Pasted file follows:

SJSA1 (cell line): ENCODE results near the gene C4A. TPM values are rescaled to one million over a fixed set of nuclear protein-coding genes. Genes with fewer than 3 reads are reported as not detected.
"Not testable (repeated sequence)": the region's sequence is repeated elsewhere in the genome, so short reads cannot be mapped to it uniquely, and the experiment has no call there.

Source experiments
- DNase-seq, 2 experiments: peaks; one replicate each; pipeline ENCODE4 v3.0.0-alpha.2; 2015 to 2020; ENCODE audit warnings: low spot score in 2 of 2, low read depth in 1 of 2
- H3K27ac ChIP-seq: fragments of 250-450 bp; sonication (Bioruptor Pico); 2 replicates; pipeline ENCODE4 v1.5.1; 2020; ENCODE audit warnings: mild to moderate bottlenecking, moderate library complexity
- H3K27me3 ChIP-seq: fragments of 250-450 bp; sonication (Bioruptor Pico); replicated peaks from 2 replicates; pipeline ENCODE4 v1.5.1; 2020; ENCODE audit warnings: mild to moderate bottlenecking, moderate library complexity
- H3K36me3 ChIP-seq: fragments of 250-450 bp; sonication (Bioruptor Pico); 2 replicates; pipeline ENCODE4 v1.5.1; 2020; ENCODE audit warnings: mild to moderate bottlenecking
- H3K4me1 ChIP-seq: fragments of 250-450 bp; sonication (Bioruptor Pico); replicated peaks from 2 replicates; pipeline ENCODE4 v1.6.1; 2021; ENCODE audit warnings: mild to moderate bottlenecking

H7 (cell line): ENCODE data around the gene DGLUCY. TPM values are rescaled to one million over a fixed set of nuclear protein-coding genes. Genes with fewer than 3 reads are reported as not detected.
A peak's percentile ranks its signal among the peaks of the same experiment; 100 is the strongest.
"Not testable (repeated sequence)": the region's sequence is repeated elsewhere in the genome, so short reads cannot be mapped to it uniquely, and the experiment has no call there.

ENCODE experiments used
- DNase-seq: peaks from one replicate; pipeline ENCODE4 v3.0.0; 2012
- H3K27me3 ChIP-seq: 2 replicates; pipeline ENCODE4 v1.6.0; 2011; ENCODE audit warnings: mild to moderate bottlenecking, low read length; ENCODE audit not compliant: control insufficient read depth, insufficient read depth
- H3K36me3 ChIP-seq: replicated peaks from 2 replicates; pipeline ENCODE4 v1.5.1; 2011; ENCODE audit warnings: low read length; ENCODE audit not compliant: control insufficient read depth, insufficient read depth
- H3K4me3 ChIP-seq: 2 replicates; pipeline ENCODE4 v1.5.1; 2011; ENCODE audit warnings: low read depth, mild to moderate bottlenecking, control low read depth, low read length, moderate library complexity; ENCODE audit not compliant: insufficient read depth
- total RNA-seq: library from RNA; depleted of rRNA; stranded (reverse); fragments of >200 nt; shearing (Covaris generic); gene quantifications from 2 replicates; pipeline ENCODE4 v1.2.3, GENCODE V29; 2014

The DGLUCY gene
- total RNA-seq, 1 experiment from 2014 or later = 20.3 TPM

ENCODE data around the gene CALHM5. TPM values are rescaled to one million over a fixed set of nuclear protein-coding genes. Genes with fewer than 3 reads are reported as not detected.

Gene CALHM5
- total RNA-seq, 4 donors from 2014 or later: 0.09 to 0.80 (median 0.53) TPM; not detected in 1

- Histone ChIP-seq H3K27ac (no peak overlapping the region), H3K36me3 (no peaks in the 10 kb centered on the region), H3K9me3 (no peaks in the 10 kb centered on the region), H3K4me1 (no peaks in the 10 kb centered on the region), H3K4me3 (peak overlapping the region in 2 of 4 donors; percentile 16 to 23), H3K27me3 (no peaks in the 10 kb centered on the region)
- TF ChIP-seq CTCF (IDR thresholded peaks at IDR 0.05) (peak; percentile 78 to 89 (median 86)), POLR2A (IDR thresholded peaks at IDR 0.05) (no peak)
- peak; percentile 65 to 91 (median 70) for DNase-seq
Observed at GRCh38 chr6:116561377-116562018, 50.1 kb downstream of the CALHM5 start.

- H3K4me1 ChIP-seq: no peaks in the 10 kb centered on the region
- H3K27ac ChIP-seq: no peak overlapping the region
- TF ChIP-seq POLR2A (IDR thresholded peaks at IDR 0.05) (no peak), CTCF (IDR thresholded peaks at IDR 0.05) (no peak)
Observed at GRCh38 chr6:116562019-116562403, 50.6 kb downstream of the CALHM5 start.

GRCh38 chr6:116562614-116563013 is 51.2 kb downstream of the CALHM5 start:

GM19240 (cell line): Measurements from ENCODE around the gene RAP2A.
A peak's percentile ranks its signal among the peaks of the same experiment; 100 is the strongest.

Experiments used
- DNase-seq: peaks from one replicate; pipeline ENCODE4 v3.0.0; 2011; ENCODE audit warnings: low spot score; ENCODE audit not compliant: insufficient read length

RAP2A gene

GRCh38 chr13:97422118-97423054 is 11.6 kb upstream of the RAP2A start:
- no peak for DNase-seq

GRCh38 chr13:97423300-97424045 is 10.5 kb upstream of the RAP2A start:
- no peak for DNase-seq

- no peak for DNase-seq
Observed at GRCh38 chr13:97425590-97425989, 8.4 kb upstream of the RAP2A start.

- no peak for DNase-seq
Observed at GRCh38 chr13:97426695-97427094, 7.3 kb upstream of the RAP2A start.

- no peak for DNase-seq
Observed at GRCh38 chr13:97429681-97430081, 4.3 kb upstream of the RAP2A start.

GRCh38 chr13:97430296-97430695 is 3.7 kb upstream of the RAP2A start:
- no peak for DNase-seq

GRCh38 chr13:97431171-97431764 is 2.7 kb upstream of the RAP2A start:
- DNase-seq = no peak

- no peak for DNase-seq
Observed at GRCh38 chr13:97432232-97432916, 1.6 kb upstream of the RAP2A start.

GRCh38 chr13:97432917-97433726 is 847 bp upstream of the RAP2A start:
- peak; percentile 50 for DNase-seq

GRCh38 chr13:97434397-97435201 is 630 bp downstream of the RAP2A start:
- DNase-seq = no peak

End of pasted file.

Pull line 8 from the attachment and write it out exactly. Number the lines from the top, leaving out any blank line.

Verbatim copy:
- H3K4me1 ChIP-seq: fragments of 250-450 bp; sonication (Bioruptor Pico); replicated peaks from 2 replicates; pipeline ENCODE4 v1.6.1; 2021; ENCODE audit warnings: mild to moderate bottlenecking